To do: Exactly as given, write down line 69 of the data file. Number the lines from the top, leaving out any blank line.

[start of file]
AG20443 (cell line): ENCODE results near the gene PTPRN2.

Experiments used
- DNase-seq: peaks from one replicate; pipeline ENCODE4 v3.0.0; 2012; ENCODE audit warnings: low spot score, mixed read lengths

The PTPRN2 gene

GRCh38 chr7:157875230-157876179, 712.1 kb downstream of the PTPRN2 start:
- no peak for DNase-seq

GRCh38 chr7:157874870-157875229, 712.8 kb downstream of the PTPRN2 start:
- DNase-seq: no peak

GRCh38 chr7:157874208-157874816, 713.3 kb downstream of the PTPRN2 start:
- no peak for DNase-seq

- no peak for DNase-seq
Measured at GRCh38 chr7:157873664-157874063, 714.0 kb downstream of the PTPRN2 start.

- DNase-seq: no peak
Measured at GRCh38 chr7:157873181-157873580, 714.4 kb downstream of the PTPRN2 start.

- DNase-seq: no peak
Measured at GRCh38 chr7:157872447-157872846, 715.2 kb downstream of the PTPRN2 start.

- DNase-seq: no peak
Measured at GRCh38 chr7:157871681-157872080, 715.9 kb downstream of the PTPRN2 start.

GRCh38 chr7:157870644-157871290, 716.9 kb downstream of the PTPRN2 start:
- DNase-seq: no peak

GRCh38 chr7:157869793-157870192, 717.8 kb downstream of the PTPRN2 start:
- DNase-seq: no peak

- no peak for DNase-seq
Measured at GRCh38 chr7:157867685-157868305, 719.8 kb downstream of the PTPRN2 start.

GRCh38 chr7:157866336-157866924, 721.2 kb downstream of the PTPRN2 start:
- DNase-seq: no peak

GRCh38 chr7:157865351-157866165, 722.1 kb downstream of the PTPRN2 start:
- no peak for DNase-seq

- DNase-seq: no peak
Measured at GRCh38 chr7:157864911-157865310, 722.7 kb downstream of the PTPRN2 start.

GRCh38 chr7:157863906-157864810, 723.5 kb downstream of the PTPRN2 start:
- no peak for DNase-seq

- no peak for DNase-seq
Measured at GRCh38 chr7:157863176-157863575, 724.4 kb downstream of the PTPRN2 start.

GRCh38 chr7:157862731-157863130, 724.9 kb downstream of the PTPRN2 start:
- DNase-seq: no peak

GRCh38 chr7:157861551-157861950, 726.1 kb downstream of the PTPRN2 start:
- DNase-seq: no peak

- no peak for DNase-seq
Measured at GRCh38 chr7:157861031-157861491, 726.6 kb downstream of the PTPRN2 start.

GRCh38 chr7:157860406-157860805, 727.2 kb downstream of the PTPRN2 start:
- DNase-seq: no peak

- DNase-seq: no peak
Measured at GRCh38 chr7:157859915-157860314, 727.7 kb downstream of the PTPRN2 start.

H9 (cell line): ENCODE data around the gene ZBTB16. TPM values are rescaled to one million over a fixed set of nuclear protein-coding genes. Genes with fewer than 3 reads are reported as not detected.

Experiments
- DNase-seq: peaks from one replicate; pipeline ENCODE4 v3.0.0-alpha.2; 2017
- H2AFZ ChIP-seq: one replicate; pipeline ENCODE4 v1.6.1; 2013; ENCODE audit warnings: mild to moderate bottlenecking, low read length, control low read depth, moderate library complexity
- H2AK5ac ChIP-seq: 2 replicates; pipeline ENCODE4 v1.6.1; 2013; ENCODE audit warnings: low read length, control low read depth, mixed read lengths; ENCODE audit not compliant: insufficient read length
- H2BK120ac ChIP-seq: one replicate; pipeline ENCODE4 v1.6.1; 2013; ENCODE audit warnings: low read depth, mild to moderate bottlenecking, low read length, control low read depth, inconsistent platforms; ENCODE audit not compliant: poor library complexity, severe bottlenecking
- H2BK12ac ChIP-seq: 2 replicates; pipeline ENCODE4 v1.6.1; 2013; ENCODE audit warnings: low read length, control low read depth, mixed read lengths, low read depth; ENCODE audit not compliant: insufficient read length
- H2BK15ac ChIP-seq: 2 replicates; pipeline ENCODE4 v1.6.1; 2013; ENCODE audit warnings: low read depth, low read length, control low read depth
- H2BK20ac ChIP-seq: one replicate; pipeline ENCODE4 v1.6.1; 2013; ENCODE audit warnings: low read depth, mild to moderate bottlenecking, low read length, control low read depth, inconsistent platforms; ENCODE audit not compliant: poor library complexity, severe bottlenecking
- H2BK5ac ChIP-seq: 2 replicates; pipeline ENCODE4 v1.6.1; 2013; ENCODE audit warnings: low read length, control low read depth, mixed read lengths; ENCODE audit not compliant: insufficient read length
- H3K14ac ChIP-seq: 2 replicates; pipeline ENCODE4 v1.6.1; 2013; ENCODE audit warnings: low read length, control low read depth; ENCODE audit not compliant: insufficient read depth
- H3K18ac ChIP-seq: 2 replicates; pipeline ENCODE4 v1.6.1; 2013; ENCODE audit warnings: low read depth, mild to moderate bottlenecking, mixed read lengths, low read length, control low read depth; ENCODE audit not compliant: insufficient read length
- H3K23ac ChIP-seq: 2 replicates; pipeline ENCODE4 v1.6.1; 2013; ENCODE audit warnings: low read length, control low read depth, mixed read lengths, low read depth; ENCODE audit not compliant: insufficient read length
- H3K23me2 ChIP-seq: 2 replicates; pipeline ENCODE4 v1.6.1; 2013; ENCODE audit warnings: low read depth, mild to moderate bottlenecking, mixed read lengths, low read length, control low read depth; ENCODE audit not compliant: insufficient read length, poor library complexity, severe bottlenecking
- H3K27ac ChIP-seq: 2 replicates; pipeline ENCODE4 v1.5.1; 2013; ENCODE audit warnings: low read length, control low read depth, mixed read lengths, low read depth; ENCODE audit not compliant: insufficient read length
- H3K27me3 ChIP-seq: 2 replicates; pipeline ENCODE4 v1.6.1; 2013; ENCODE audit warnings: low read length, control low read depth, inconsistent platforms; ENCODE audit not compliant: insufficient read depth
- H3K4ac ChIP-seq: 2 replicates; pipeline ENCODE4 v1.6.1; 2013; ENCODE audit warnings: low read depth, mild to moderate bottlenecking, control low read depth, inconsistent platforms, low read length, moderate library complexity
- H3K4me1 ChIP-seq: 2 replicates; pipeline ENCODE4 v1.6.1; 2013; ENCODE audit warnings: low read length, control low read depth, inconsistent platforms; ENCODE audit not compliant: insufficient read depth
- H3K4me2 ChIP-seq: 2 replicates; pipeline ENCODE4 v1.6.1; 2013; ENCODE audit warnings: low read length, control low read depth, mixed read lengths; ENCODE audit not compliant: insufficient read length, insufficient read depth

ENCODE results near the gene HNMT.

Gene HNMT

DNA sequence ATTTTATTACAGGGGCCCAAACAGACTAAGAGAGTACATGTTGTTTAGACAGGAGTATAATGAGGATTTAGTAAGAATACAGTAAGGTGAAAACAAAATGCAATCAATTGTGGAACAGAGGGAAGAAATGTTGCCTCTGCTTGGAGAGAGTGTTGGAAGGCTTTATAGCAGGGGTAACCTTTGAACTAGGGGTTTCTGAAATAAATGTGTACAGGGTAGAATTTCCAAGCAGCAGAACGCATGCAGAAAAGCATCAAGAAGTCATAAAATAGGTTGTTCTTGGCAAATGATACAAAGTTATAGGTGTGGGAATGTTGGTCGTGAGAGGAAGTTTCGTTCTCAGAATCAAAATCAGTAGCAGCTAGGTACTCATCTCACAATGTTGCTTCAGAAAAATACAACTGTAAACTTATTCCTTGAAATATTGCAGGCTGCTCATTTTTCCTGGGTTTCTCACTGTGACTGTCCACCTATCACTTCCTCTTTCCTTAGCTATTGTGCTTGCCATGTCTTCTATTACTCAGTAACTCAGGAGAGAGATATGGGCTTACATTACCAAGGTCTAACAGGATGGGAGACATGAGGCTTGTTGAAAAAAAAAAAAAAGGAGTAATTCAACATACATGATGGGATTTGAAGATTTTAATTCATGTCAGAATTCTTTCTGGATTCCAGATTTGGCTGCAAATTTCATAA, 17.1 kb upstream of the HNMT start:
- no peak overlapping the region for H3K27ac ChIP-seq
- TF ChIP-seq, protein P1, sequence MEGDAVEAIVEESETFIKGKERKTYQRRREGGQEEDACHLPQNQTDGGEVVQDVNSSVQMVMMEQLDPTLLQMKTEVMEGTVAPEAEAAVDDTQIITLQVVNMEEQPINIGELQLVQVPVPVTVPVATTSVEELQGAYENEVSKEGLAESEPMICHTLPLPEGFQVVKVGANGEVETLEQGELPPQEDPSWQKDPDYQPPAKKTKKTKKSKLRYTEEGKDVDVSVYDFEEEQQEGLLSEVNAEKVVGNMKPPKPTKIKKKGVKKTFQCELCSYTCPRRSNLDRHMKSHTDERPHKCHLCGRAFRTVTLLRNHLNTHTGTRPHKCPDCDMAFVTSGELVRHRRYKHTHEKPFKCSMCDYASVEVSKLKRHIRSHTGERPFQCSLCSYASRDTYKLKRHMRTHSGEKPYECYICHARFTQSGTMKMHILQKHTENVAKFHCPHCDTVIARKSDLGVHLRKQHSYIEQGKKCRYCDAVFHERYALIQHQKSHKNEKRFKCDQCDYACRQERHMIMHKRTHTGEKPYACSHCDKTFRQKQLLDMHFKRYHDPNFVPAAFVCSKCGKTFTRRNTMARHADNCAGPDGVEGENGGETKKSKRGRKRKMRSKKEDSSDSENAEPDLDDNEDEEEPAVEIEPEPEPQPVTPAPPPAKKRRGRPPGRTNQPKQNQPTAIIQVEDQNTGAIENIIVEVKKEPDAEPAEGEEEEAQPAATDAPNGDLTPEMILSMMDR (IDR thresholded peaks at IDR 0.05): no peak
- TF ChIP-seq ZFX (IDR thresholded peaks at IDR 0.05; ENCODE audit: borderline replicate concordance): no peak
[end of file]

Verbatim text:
- TF ChIP-seq ZFX (IDR thresholded peaks at IDR 0.05; ENCODE audit: borderline replicate concordance): no peak